Virgin Hotels San Francisco, which will open this summer, will bring Sir Richard Branson’s hotel vision to the Moscone Center nexus. (If you’ve visited the flagship in Chicago, you get the picture.) Built from the ground up, it has 194 rooms and 6,000 sq. ft. of meeting space. In addition to the daily complimentary social hour inside Commons Club, which planners and guests love, the fitness center features internet-equipped Technogym cardio machines. A rooftop lounge is part of the plan.
This October is the target opening date for Hyatt Place San Francisco, located near the ballpark on Third Street. The 228-room, LEED Platinum hotel will feature vegetated roofs, a public courtyard and roof decks.
Not all new properties are in the Mid-Market, SoMa and South Beach areas, however. Lodge at the Presidio, a historic boutique hotel, opens this summer in the popular national park near the Golden Gate Bridge. On its doorstep is a 7-acre green lawn that often hosts community events, and a nearby 24-mile trail network that connects attendees with beaches, nature sites, museums and restaurants. While the 42-room lodge will have no designated meeting space, its sister property, Inn at the Presidio, has two 425-square-foot meeting rooms that can accommodate 20 attendees each, and the Presidio itself offers several venues. A shuttle connects guests to downtown San Francisco.
San Francisco International Airport (SFO) has received its due, as well. One of Marriott’s designdriven AC brand hotels, AC Hotel San Francisco Airport/Oyster Point Waterfront, opened recently in South San Francisco, about 10 minutes from the terminals. The hotel, which has waterfront views, features 180 guest rooms and 8,000 sq. ft. of flexible meeting space. Amenities include cardiovascular equipment in the fitness center and an indoor soaking pool.
Renovations are also driving the thriving market. Among the city’s notable renovated properties is Hotel Nikko San Francisco, a Union Square luxury hotel that recently reopened after a $60 million renovation that included 405 guest rooms and suites, the third-floor ballroom and prefunction space, and upgrades to the technology infrastructure. Its indoor pool, with a glass atrium and adjoining outdoor terraces, is available for private events (there’s even a doggie run on the terrace). The hotel’s contemporary, Californiainspired Japanese restaurant, Anzu, Club Nikko fitness center and Feinstein’s at the Nikko, a 140-seat theater, are open, as well.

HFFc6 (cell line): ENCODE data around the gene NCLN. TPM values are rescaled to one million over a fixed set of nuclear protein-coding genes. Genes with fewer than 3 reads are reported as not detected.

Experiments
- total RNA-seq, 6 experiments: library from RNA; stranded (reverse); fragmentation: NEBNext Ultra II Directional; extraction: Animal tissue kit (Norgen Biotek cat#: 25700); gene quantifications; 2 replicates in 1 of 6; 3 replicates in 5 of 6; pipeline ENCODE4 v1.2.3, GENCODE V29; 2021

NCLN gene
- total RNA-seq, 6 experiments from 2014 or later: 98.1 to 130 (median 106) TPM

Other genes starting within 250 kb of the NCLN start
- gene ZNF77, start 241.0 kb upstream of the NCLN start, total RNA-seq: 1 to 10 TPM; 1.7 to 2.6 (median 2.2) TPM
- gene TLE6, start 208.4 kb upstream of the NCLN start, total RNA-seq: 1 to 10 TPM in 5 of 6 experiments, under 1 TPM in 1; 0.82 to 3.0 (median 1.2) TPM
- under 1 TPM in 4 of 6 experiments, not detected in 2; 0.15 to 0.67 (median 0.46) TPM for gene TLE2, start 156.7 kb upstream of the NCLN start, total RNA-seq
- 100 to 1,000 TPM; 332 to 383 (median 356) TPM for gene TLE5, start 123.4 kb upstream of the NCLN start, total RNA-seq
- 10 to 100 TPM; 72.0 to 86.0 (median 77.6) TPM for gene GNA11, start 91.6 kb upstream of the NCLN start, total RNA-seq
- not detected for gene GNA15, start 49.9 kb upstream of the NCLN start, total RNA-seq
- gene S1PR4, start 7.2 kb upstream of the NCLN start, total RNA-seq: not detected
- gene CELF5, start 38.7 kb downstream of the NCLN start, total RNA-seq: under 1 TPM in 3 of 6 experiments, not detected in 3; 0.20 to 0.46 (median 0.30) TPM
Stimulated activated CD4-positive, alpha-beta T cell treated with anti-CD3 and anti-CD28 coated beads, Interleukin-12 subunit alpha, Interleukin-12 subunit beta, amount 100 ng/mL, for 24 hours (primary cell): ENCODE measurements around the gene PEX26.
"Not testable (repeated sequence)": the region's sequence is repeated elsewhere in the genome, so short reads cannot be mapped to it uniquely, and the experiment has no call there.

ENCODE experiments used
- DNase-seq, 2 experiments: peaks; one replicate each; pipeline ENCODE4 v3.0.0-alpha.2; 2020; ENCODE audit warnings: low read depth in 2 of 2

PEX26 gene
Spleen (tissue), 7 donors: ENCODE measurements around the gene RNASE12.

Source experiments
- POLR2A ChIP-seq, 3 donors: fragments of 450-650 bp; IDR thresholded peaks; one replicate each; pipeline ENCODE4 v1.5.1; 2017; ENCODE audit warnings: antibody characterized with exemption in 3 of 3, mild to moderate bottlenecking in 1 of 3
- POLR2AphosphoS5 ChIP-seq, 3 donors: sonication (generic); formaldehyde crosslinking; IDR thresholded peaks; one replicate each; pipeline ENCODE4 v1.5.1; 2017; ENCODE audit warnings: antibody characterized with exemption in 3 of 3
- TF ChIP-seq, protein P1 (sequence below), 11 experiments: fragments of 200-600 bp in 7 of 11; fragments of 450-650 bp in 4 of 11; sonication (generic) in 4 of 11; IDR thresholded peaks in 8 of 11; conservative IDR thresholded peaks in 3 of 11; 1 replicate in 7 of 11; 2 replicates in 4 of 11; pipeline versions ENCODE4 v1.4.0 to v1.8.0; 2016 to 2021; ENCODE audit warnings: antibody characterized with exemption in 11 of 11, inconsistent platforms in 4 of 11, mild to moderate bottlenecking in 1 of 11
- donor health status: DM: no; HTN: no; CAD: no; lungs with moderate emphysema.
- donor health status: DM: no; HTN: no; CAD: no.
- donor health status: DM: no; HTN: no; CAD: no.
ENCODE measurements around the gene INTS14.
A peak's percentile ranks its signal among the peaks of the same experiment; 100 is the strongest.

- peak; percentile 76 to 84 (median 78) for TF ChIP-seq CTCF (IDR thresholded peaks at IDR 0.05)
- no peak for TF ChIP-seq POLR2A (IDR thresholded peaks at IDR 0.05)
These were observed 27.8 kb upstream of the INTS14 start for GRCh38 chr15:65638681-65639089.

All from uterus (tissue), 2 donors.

Future openings hold a great deal of promise for planners, especially properties with long lead times. Here is a preview of what’s to come.
Moscone Center: According to Brett Allor, senior director of market strategy and research for San Francisco Travel, the long-anticipated opening of the center’s $500 million expansion will take place in late November, with the formal opening sometime in January. Highlights of the expansion include contiguous space that increases from 256,225 to 509,000 sq. ft., a new 50,000-square-foot, column-free ballroom, an enclosed bridge between buildings for direct access and multiple outdoor terraces designed for receptions and city views.
After a long delay, Marriott San Francisco SoMa has an anticipated opening date of January 2019. Located on the southern side of Mission Bay, the hotel will have 250 guest rooms and 10,000 sq. ft. of meeting space.